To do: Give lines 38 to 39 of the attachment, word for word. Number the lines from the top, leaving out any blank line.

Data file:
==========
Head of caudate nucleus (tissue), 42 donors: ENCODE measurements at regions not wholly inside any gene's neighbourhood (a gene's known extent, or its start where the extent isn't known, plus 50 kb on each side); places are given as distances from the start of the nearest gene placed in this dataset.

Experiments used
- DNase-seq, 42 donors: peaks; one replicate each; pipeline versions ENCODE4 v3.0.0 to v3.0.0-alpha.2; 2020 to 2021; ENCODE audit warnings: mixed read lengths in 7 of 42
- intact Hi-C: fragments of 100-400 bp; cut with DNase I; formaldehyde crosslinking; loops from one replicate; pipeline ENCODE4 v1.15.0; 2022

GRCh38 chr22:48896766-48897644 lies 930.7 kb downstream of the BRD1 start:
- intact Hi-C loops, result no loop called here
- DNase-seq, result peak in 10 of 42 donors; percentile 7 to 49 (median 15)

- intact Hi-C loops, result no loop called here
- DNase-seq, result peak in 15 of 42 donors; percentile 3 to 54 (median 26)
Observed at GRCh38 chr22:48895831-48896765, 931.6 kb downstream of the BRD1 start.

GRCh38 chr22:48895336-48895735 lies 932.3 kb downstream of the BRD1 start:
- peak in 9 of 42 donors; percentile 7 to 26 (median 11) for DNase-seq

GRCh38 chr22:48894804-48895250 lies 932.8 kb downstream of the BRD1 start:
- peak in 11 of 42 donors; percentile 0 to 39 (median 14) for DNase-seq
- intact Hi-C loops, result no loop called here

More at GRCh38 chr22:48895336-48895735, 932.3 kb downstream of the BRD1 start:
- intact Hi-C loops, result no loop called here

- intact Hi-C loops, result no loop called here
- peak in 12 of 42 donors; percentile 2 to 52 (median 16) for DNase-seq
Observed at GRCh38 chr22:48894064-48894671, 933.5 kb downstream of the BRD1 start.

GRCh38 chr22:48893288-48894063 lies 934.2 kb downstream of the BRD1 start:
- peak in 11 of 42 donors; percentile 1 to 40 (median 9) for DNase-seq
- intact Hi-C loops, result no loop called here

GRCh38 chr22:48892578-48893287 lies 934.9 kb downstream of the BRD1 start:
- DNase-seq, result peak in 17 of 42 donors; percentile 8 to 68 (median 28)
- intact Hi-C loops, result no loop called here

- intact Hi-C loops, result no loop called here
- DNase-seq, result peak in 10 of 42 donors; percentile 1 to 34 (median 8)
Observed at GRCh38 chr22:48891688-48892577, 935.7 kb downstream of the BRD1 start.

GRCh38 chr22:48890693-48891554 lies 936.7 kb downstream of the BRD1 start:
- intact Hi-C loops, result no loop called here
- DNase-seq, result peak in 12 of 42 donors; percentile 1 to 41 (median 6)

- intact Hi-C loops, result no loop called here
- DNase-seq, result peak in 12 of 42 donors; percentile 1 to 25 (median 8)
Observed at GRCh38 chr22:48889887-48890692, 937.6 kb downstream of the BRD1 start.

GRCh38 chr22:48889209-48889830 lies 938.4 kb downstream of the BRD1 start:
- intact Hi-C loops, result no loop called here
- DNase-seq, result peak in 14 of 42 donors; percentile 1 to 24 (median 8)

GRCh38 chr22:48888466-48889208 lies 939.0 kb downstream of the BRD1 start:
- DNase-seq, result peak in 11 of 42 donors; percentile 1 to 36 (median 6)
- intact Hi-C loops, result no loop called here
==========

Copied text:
- DNase-seq, result peak in 14 of 42 donors; percentile 1 to 24 (median 8)

GRCh38 chr22:48888466-48889208 lies 939.0 kb downstream of the BRD1 start: